When the seven years are up and Scratch comes looking for the soul he’s owed, Jabez finally comes to his senses and pleads with Webster to argue his case against the Devil. Maybe it’s just me, but the film seems to become rather confused in the final stretch; Jabez has been such an unsympathetic character, steeped in his greed and cruelty, that the argument for nullifying his contract with Scratch is merely a matter of self-interest, not of justice. Did Scratch lie to him, or at least mislead him? Not really. He gave Jabez what he wanted and it was Jabez himself who turned that wealth into something ugly. And when court is convened, it’s difficult to dispute that the gallery of historical rogues who constitute the jury are truly Jabez’ peers.

Lawyer and politician Daniel Webster (Edward Arnold) defeats Mr. Scratch (Walter Huston)with patriotic sentiment in William Dieterle's All That Money Can Buy (1941)
Lawyer and politician Daniel Webster (Edward Arnold) defeats Mr. Scratch with patriotic sentiment

When Webster first argues that the contract is invalid because no American can be “the property of a foreign prince”, Scratch is offended and claims to be the essence of America, having been present when the genocide of the native Americans began and at the start of the African slave trade – that is, America itself is identified with its monstrous historical crimes. And yet Webster’s argument to the jury is that the nation is rooted in individual freedom and the assurance of second chances. Is there any rogue on the jury who himself doesn’t regret selling his soul to the Devil? And therefore should they not all give Jabez his second chance? The supposed founding ideals of the country are considered sufficient to negate the crimes committed in its founding and thus Jabez is exonerated and given that second chance at happiness.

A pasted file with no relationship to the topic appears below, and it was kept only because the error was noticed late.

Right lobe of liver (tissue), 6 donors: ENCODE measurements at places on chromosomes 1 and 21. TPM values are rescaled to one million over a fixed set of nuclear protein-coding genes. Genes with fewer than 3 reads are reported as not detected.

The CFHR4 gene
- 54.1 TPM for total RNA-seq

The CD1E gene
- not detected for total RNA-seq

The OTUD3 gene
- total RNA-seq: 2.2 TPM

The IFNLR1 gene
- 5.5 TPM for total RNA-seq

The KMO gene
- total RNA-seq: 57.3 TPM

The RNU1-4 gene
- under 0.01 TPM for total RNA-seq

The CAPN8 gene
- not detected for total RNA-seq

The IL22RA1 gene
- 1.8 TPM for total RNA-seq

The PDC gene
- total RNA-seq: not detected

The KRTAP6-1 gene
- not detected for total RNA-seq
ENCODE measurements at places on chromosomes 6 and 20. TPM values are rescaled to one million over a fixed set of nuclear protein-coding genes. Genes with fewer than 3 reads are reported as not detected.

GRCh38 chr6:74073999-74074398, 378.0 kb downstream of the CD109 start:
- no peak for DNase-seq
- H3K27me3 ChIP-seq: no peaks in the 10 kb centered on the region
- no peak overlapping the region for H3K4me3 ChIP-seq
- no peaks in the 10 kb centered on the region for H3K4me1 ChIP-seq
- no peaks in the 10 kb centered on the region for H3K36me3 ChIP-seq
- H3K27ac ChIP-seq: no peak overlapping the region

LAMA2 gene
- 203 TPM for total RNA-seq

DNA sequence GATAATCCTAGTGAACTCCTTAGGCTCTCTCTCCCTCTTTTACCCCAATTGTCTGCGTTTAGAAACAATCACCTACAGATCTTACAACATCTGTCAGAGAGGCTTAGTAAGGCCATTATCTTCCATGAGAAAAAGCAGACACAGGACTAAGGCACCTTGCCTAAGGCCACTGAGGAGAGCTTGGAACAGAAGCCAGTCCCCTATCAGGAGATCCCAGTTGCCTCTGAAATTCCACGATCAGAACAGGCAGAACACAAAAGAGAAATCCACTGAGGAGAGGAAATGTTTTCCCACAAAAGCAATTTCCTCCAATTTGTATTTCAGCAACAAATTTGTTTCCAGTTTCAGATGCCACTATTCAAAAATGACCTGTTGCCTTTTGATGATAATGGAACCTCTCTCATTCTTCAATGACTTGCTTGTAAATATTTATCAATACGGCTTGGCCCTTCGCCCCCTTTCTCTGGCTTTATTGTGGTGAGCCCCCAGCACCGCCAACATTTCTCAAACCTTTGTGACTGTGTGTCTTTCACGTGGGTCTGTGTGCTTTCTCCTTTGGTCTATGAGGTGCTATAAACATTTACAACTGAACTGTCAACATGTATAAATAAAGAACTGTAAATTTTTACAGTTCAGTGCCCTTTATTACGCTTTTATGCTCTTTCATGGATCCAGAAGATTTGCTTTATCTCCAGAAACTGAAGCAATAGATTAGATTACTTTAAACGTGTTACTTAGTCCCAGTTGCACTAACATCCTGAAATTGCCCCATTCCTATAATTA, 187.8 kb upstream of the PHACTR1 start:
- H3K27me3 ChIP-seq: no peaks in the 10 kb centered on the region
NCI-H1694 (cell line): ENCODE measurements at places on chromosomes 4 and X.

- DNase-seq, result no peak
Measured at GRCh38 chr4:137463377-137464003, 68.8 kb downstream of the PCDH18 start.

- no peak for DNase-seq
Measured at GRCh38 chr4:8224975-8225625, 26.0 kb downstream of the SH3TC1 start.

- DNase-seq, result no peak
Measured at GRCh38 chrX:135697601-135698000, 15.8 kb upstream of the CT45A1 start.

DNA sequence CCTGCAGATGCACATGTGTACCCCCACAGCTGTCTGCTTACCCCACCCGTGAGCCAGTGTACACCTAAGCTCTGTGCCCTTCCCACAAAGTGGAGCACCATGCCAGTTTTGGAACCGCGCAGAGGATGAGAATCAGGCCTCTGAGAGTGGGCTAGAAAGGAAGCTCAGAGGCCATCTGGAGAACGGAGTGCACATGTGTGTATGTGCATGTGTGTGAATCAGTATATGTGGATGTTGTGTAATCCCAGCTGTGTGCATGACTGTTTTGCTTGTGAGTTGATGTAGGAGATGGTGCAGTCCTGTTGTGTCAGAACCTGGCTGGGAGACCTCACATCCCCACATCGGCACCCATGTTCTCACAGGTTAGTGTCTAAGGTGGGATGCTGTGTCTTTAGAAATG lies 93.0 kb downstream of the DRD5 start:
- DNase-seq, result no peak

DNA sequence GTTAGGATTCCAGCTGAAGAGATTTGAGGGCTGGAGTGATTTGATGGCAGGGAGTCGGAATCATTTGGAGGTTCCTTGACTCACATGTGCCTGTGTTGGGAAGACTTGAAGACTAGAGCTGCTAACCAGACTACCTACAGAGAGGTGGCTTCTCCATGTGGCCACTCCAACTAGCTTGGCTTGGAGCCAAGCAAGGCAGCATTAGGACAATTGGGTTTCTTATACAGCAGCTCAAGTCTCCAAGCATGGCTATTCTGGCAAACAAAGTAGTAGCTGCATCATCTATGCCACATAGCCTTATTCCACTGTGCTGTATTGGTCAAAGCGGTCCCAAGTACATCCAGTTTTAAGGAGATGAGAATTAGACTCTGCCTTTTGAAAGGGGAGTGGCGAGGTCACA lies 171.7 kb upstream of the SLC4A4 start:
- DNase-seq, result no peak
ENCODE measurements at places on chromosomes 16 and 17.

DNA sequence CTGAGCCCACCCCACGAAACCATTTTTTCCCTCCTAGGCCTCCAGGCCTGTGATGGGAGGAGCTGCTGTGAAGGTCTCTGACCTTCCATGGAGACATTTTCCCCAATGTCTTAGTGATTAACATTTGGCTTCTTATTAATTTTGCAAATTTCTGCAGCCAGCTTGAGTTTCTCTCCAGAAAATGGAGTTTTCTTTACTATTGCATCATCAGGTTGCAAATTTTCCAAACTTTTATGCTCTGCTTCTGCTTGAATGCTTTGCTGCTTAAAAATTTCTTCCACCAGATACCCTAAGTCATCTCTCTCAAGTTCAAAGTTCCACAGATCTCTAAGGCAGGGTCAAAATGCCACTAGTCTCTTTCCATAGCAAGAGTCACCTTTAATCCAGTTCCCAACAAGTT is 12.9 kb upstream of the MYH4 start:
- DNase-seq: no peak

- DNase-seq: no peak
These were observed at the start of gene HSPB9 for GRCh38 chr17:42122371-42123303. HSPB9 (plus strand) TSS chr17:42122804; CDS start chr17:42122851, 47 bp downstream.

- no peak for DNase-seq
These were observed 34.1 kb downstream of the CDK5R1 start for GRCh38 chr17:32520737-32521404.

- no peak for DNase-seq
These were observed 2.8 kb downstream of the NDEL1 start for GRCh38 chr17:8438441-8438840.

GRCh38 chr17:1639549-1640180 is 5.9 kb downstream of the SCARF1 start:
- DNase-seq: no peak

There’s a bigger irony which lies outside the narrative in that the real Webster, who here argues that no man can own another, supported the preservation of slavery in order to prevent the breaking up of the Union. Apparently the idea that people cannot be owned only applies to white people trapped by financial obligations.

Although the script’s blindness to what’s aggravating about America’s self-aggrandizing myth is irritating, the cast is excellent – Huston’s Mr. Scratch in particular is a wonderfully appealing portrait of charming villainy – and Joseph August’s atmospheric cinematography and Bernard Herrmann’s score add strong support to Dieterle’s assured direction. There’s none of the ponderousness of the biopics here and towards the end, as Jabez waits for his party guests to arrive at his new mansion, Dieterle creates a haunting, phantasmagorical sequence with a ball of the damned which prefigures the imagery of Herk Harvey’s Carnival of Souls (1962).

*

The disk

Criterion’s new 4K restoration not only improves on their 2003 DVD, reverting to the film’s original release title – All That Money Can Buy – from the better-known The Devil and Daniel Webster, which was used for a shortened re-release version after the movie first failed at the box office; it also restores three brief effects shots which were still missing when the film was first restored in the ’90s. These are quick cuts to negative images of Mr. Scratch at crucial moments leading to Jabez Stone’s declaration that he’d sell his soul – though it’s not entirely clear whether these suggest that Scratch is causing the problems to push Jabez over the edge or simply reacting with pleasure because he can see what’s coming.

The supplements

The new disk contains most of the extras from the DVD – a commentary by Bruce Eder and Herrmann biographer Steven C. Smith; a reading of Benét’s original story by Alec Baldwin; a brief comparison between the 1941 pre-release version under the title Here Is a Man and the 1943 re-release version; a pair of radio adaptations of Benét’s story and its sequel; and a trailer. The only new features are a 13-minute Criterion Channel program which uses the film as the basis of a discussion of classical continuity editing and a five-minute restoration demonstration. The insert booklet reprints a 2003 essay by Tom Piazza and a short piece by Benét from the New York Times promoting the film’s release in 1941.